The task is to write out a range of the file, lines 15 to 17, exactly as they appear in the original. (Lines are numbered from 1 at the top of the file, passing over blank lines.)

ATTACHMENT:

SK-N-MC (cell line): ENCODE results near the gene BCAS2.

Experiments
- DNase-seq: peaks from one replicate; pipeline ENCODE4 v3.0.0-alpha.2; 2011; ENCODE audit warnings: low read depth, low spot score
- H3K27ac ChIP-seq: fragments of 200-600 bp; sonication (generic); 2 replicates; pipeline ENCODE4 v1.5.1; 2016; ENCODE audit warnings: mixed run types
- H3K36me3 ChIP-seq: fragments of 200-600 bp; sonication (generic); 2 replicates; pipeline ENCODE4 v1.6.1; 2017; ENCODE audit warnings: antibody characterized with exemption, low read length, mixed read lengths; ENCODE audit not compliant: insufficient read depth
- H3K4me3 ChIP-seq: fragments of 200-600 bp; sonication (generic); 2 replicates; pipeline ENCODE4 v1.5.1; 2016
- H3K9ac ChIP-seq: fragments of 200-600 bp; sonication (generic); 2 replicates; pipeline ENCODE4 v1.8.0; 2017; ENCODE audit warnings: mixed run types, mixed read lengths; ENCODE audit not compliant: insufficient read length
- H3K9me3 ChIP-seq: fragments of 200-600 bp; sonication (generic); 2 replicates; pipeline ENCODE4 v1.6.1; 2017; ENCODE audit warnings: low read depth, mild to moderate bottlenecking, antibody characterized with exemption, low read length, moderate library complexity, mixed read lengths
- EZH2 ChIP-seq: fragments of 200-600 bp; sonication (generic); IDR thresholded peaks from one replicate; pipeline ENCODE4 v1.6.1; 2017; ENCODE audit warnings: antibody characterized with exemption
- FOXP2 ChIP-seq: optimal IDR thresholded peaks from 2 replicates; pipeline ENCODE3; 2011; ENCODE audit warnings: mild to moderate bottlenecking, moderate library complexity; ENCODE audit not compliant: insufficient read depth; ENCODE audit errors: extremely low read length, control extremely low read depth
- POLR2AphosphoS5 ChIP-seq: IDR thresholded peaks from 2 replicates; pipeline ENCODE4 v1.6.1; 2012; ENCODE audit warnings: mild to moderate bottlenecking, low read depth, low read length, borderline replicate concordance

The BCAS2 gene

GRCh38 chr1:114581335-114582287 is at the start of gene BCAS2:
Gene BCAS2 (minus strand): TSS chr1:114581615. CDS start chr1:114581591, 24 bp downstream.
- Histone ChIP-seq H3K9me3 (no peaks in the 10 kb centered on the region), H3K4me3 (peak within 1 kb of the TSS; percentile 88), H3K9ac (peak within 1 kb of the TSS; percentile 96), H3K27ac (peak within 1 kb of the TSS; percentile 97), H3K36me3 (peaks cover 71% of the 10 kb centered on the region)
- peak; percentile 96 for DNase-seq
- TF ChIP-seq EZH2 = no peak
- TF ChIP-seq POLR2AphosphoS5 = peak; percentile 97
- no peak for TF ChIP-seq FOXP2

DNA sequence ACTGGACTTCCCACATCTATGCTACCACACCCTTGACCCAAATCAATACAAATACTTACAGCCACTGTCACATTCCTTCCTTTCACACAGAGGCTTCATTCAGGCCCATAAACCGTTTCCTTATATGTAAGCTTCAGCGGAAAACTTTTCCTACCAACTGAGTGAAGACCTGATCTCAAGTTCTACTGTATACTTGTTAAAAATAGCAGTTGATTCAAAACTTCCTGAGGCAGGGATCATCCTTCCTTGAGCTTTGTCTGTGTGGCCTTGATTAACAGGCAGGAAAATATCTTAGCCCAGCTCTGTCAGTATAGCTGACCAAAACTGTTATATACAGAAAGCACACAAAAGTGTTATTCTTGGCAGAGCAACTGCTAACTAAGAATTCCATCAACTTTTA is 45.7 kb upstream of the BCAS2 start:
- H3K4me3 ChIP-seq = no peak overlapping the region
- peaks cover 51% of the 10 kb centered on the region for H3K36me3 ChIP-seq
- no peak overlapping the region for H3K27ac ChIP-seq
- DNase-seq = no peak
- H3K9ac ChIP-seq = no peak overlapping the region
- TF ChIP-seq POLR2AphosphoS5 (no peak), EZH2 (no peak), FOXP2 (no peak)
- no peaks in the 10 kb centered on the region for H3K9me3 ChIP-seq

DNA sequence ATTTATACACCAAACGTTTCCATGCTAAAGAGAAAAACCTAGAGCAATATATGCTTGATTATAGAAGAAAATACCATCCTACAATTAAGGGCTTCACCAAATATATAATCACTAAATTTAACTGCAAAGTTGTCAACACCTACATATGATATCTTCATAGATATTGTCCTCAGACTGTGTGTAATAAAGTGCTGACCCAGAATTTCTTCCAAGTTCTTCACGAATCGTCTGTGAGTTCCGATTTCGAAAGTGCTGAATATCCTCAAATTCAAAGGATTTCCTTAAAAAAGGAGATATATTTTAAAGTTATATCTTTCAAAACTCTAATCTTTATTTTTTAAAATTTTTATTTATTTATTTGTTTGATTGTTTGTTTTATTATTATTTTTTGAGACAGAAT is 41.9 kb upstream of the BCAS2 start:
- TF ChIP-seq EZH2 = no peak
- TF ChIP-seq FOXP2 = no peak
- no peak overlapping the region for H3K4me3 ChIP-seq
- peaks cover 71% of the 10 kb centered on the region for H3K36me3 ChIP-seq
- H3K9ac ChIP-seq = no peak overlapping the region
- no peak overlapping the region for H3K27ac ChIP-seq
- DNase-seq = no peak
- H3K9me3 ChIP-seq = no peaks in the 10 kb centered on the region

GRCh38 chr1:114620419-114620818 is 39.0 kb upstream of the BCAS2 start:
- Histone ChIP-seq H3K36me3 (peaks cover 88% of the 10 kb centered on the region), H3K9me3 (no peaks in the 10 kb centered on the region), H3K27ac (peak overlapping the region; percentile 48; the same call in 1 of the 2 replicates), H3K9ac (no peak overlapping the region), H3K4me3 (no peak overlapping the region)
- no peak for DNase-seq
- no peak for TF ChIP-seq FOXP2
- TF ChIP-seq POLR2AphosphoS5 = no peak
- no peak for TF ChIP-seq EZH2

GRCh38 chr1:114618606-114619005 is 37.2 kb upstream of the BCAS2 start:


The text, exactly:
- Histone ChIP-seq H3K9me3 (no peaks in the 10 kb centered on the region), H3K4me3 (peak within 1 kb of the TSS; percentile 88), H3K9ac (peak within 1 kb of the TSS; percentile 96), H3K27ac (peak within 1 kb of the TSS; percentile 97), H3K36me3 (peaks cover 71% of the 10 kb centered on the region)
- peak; percentile 96 for DNase-seq
- TF ChIP-seq EZH2 = no peak